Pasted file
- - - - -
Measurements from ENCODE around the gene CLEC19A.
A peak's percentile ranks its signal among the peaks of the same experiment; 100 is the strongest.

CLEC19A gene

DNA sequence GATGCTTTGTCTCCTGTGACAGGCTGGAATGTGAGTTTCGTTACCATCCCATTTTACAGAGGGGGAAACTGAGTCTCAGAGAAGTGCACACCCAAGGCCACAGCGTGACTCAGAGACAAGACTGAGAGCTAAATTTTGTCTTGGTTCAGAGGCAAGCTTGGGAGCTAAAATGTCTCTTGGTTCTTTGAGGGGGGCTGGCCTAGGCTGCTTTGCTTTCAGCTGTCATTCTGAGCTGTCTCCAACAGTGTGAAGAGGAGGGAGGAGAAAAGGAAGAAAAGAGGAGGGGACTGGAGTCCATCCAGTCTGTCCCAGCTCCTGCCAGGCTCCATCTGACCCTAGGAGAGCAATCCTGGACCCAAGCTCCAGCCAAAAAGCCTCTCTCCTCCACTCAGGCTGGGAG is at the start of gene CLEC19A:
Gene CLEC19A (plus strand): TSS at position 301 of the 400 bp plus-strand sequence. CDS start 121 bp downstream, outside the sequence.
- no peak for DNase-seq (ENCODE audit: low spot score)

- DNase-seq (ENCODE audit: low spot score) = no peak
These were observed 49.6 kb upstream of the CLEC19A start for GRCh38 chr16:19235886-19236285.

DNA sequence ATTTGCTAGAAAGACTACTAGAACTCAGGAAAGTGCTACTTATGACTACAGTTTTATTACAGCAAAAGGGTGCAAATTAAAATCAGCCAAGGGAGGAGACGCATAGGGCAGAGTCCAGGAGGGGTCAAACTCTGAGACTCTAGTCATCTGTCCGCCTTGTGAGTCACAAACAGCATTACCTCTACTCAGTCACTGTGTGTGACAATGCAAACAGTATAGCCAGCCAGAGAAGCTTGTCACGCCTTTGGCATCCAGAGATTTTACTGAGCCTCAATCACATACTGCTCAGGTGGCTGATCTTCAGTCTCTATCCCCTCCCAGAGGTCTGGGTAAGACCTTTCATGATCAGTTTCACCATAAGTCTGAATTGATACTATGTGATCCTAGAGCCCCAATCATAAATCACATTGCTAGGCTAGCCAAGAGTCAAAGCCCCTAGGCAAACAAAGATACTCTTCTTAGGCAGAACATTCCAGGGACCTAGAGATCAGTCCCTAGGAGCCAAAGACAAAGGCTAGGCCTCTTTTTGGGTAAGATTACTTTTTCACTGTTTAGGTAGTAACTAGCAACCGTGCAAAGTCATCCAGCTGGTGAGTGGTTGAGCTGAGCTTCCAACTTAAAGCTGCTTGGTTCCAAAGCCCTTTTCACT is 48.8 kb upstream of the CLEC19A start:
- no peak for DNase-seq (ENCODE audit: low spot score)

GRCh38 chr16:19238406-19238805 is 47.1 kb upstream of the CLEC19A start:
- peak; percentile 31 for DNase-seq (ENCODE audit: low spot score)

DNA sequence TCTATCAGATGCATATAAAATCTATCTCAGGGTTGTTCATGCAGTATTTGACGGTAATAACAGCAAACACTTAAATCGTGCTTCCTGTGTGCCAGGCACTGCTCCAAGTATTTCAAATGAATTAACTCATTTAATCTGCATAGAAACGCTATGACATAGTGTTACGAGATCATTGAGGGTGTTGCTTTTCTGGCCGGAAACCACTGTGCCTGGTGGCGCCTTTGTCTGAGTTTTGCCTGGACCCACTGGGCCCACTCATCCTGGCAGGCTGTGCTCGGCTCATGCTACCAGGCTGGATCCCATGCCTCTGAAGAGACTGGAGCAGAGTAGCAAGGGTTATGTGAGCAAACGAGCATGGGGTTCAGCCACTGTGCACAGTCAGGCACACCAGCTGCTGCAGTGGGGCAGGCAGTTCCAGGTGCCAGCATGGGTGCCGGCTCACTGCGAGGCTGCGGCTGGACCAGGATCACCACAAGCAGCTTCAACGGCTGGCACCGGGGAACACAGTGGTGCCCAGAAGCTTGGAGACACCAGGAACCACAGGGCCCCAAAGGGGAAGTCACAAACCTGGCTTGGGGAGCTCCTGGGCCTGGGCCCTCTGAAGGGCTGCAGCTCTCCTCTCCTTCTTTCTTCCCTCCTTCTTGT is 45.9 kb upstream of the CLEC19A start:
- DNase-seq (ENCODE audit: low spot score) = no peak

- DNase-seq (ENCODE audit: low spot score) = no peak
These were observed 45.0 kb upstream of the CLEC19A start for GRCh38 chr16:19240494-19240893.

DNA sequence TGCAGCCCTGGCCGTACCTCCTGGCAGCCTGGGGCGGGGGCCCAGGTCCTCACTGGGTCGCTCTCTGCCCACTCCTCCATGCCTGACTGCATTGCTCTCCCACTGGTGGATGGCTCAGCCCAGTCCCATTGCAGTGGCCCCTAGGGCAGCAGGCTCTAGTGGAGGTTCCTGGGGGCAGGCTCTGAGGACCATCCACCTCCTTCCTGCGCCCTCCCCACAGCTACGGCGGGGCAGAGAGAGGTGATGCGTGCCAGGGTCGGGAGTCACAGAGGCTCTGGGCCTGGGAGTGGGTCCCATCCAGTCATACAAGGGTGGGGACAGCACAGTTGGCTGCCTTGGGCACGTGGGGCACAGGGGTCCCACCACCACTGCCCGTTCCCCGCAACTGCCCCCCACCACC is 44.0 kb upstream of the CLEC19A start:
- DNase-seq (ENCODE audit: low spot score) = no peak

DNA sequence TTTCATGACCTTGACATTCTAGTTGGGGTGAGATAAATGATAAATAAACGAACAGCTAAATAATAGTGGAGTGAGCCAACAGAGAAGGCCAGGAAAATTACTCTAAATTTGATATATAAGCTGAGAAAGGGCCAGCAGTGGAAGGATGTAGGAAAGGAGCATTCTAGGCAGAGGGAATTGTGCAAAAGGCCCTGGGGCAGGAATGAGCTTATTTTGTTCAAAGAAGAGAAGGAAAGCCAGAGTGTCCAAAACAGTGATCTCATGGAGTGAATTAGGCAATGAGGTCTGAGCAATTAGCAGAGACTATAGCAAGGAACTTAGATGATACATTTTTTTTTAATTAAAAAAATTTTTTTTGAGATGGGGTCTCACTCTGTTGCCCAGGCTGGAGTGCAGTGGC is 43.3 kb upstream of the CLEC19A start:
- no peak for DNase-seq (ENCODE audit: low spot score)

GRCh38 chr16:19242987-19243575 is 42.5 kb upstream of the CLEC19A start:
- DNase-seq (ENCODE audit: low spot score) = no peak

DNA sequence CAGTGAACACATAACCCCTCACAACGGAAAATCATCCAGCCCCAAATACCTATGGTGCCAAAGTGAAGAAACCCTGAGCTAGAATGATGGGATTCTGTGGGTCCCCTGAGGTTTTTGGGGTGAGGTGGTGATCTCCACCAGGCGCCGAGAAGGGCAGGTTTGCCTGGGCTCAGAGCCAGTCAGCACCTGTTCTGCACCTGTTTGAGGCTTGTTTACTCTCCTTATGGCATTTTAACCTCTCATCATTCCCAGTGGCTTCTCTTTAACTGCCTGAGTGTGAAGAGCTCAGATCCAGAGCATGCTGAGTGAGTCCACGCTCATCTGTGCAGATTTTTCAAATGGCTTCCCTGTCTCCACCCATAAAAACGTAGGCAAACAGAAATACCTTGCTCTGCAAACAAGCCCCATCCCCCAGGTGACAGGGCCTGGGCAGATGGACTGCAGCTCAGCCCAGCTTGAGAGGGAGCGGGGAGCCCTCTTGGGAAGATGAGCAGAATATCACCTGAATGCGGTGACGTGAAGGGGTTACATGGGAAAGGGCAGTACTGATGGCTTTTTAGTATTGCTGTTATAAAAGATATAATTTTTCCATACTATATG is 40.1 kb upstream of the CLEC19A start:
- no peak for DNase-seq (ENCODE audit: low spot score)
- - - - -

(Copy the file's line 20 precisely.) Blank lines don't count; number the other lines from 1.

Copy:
- no peak for DNase-seq (ENCODE audit: low spot score)